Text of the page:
The Lily Ponds

What's New and Blooming

Facts and Figures

 

 

The Lily Ponds

Facts and Figures

The first garden established in 1904 by William Hertrich had natural springs that emerged from rocks on the Raymond Hill Fault. The four acres were a perfect place to build 2 large and 3 small ponds. The pond water, which is circulated and recycled, is home to koi, turtles, and aquatic plants. The bronze St. Francis, patron saint of animals, was sculpted by Clara Huntington (Henry's daughter-in-law), cast in 1924-26, and bequeathed to the Huntington in 1965. The other two sculptures at the east side of the lily ponds were purchased by Mr. Huntington in 1910. One is a stone fountain ornament depicting a seahorse emerging from an acanthus leaf. The other is a gothic vasque (stone basin) on 8 columns from the 15th century.

COLLECTIONS

Conifers--warm temperate & subtropical

  • Conifers (gymnosperms) differ from flowering plants (angiosperms) because they have naked seeds (no ovary). Cones house the pollen (male gamete) and the ovules (female gamete).
  • Conifers produce seeds without a flowering stage.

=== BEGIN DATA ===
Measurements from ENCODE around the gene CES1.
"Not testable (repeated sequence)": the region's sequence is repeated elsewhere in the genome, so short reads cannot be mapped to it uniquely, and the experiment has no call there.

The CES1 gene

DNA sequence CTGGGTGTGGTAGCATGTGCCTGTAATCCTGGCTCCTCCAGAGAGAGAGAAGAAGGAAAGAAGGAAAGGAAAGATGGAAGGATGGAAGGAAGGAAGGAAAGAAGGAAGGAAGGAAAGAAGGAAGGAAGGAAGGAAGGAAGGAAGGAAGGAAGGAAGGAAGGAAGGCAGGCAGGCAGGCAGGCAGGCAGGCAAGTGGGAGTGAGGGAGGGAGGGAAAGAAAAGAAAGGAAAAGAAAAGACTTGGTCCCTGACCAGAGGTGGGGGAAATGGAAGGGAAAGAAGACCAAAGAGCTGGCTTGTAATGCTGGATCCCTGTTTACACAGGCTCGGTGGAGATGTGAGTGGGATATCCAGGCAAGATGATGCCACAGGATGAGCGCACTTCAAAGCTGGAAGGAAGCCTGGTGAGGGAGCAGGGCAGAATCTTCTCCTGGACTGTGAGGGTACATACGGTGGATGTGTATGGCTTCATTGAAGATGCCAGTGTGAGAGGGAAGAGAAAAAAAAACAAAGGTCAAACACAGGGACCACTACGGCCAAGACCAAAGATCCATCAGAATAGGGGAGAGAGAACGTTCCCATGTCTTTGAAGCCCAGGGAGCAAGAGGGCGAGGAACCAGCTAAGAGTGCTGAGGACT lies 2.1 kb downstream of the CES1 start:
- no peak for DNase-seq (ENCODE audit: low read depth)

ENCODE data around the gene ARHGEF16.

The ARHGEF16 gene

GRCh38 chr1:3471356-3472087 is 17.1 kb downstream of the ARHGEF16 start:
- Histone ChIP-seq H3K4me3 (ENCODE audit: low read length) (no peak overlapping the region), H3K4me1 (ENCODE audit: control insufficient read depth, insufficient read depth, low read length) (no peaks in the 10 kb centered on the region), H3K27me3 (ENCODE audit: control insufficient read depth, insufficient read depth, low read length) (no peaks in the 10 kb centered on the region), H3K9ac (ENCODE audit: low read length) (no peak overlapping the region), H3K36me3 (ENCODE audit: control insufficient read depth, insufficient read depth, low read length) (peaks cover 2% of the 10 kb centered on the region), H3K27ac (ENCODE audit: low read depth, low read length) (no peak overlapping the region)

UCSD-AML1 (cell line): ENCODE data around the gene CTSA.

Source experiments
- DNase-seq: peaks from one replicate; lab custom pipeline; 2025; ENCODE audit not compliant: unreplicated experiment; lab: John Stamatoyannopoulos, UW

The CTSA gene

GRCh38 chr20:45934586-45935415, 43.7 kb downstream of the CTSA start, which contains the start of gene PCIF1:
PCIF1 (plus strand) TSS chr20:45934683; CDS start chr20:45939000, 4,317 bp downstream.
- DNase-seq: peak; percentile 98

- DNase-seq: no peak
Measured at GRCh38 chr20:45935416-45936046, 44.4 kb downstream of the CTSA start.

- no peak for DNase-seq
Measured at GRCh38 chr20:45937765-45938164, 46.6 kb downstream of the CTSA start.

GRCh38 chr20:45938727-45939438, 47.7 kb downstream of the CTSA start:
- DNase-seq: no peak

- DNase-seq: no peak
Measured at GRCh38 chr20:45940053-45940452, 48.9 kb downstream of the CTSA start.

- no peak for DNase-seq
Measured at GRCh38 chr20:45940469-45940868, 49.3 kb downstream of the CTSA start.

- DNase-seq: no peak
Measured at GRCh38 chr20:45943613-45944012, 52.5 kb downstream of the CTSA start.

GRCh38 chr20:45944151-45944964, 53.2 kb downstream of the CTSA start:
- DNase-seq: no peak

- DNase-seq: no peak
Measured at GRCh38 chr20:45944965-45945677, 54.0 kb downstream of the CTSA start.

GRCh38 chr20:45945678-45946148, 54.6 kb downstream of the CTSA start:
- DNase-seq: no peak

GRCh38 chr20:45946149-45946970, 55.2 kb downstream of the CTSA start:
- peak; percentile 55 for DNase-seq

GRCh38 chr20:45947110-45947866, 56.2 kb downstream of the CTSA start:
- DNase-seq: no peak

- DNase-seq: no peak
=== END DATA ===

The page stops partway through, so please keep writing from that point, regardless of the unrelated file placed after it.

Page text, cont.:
• Gymnosperms are a smaller group (1000 species) than angiosperms (½ million species).
  • Examples: Sequoia sempervirens, Taxodium mucronatum.
Bamboo--tropical clumping
  • Bamboo belongs to the grass family--Poaceae.
  • After bamboo culms emerge, they expand in height, not in diameter.
  • Bamboo reaches its ultimate height in 2 to 4 months, depending upon species.
  • Bamboos rarely flower and when they do, it can be fatal to the grove.
  • The Lily Ponds’ bamboos are tropical and clumping. Some are 100 years old.
  • Examples: Bambusa tuldoides, B. beecheyana, B. oldhamii, B. glaucescens ‘Silver Stripe’. Newly planted: Thamnocalamus spathiflorus (panda bamboo), Dendrocalamus brandesii (tallest in the world), Indocalamus tesselatus (largest leaves of bamboos).

Aquatic plants

  • Shoreline plants like wet roots but can tolerate flooding and short dry spells. Examples: Juncus, Phormium, swamp iris, Miscanthus, dwarf papyrus.
  • Emergent plants grow in shallow water with roots and part of stems underwater. Leaves, stems, flowers and seeds are above water. Examples: water lilies, lotus.
  • Free floating plants are small, even tiny, and do not stay in one place. Their tiny roots do not reach the bottom of the pond. Examples: Water hyacinth, and algae.
  • Submerged plants grow entirely underwater and are rooted in the bottom mud. They can grow in shallow water if there is enough light. Example: giant green algae.
  • Bloom: Lotus--July-August, Agapanthus--July-August, Water lilies--July-September.

RECENT CHANGES

The planting of water lilies, iris, and other water plants (e.g., cattail); the removal of Phyllostachys flexuosa (running bamboo); the planting of 9 new species of clumping bamboos; the cleaning of all the bamboo groves; signage to discourage the feeding of koi.

 

Back to Top
[ © 2020, Huntington Botanical. All rights reserved.